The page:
Meet a former crack addict – and other extremists

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When it came to crack smoking, Charlie Engle was the best. He was also pretty good at drinking. It wasn’t until his late twenties that he finally managed to quit and instead turned to ultrarunning.

Three years ago, at 56, he was celebrating 27 years of sobriety by running 27 hours straight.

“Part of ultrarunning is a desire to be different,” he says. “And for the addict too, there is a deep need to separate from the crowd. It sounds crazy to say that, but the people on the streets were like, “You could smoke more crack than anyone else I’ve ever seen,” and there was a weird, “Yeah, c ‘is to the right!

“There is always a part of me that wants to be validated by doing things that others cannot.”

Charlie Engle is one of the many topics featured in Jenny Valentish’s book “Everything Harder Than Everyone Else – Why Some of Us Push Ourselves to Extremes” (Apollo Publishers), which examines what prompts some people to go beyond what most of us consider safe, tasteful or rational.

“Pushing your body to such extremes is essentially self-harm,” Valentish told The Post. All of her subjects, she said, “have not only found something that they’re good at, but something that makes people gasp as well. There is a lot of bravado.

According to University of Wisconsin psychologist Frank Farley, up to 30% of Americans are what he calls “type T” people, thrill-seekers who not only thrive on intensity, conflict and risk, but also need over-stimulation to reach their optimal level. of excitement. Psychologist Marvin Zuckerman of the University of Delaware believes that thrill seekers are motivated by naturally lower levels of the feel-good hormone dopamine in their system.

Alex Mann pursued extreme pain through the fight to the death – until it led to brain damage.
Cory Lockwood Photography

“The nature of dopamine is that the more you break in your reward system, the more responsive it becomes, which means the more you feel pressured to raise the stakes,” writes Valentish.

Take Alex Mann, 42. Like almost all of the case studies, he is what Valentish calls a “naturally born leg jiggler”.

He found an outlet for his energy in “Deathmatch” wrestling, where he fought under the name “KrackerJak”, using creative props and weapons, such as a cactus attached to a baseball bat with wire. barbed. Valentish said that sports “were the perfect thing for Alex to channel all of that restless energy he had in him.”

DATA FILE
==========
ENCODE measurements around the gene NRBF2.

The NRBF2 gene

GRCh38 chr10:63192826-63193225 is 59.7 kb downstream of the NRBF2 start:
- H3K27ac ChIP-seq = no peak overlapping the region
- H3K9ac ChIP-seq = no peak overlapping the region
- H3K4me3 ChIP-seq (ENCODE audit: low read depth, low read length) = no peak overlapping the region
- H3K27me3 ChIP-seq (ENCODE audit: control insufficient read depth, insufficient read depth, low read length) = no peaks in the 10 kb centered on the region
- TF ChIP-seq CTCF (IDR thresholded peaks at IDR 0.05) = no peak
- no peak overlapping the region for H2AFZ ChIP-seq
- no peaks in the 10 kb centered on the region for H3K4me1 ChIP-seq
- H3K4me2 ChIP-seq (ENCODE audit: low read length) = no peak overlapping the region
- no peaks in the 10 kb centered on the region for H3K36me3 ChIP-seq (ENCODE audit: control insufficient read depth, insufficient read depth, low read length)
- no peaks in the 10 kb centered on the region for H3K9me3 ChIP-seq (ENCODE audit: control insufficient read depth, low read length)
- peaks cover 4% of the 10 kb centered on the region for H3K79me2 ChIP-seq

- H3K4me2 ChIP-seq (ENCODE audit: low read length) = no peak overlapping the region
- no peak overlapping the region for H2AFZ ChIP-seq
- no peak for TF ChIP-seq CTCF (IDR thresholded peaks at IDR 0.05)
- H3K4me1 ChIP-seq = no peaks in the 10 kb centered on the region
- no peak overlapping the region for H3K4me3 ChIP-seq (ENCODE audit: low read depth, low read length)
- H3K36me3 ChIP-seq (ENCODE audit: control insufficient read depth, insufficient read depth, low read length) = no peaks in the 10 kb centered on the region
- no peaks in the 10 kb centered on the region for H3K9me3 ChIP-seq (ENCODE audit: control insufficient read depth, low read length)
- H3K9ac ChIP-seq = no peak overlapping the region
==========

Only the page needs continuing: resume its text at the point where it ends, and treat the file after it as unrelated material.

In the book, Mann describes how the “masochistic melodrama” of struggle and the pursuit of pain was all-consuming. He even allowed Valentish to shoot a stapler in his forehead, just to show how far he was willing to go.

“I felt like I was coming home. . . feeling pain in parts of my body in which I had never felt pain before, and I was pushed beyond belief by the frantic exchange of energy, ”he explained .

Camilla Fogagnolo said she was sexually assaulted as a child and other multiple traumas led her to seek extraordinary challenges.
Camilla Fogagnolo said she was sexually assaulted as a child and other multiple traumas led her to seek extraordinary challenges.
Kishka jensen

KrackerJak believed his wrestling days were over in 2016 when he suffered a brain injury after being repeatedly hit on the head with a DVD player during a fight. Now, five years later, he is making a hesitant return to the ring.

“This all has a lot in common with scratching a nagging itch,” he reflects. “The more you scratch, the more you scratch.”

Other extremists say they experienced a painful scenario early in their life and are pressured to replay the trauma “with the unconscious desire to achieve a different outcome in order to emerge victorious,” writes Valentish.

This describes Camilla Fogagnolo, 36. A former Olympic weightlifter turned professional strong woman (who can lift cars), she was sexually assaulted as a child and was later kicked out of the family home for drinking, smoking and general rebellion. Along the way, she has also suffered several mournings, from her companion horse to her father to her trainer.